At present, the mayor’s proposed budget would take that $100 million from the revenues of the new Jumpstart payroll tax the City Council passed earlier this year. The council originally intended to use the Jumpstart tax revenue for COVID-19 relief for Seattle residents for the next two years, and later to fund affordable housing, projects outlined in the Equitable Development Initiative, Green New Deal investments, and support for small businesses; many of those budgetary priorities were the result of years of lobbying and activism by local BIPOC organizations.

As PubliCola reported last month, city budget director Ben Noble told reporters in September that “budget priorities for the city have changed, arguably, since that [JumpStart] plan was developed,” justifying the mayor’s affront to the council’s legislation.

Because the task force is expected to divert city dollars from JumpStart projects championed by racial and climate justice activists — and not from the Seattle Police Department — the Equitable Communities Initiative has raised alarms among some activist and nonprofit leaders in the past month.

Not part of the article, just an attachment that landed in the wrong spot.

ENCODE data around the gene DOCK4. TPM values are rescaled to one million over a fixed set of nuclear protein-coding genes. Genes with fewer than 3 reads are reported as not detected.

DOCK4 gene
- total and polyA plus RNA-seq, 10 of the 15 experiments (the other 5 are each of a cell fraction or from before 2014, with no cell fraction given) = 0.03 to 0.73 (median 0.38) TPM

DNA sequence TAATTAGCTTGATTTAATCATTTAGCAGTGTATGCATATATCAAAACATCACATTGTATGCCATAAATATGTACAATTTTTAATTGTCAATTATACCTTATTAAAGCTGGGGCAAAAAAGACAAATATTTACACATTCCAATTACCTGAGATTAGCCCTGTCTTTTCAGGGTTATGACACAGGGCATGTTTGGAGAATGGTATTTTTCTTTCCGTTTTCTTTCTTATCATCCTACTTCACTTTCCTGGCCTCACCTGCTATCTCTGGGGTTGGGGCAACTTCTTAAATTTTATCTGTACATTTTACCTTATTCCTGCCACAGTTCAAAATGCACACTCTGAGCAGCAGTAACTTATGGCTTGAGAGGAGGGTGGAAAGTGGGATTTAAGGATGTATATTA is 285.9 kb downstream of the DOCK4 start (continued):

Continue reading “Mayor Announces Membership of New Equitable Communities Task Force, Faces Criticism from Social Justice Activists”

Council Narrowly Overrides Mayor’s Veto of COVID-19 Relief Bill

District 7 council member Andrew Lewis voted to uphold Mayor Durkan’s veto

By Erica C. Barnett

The Seattle City Council voted to override Mayor Jenny Durkan’s veto of legislation to provide $86 million in immediate economic relief to renters, small businesses, people experiencing homelessness, and other people impacted by the COVID-19 pandemic and the resulting economic downturn, then voted to swap the original bill for a scaled-back version that will spend $57 million instead.

The legislation Durkan vetoed and the replacement ordinance would authorize the use of two city reserve funds to pay for COVID relief, and replenish those funds using proceeds from the JumpStart payroll tax, which kicks in next year. “We are just using a portion of the dollars that we’re collecting, with a certainty that we will be able to replenish the dollars,” council member Teresa Mosqueda, who sponsored the original legislation, said.

Durkan’s office said the mayor was still “evaluating” the legislation and had not decided yet whether she would veto this bill as well.

The council decided to reduce the size of the relief package, which will be funded by drawing down two city reserve funds, in recognition of a City Budget Office forecast released Monday that increased the size of this year’s projected shortfall by $26 million. Only Kshama Sawant voted against the new relief package, calling it an “austerity” bill that amounted to a huge “budget cut.”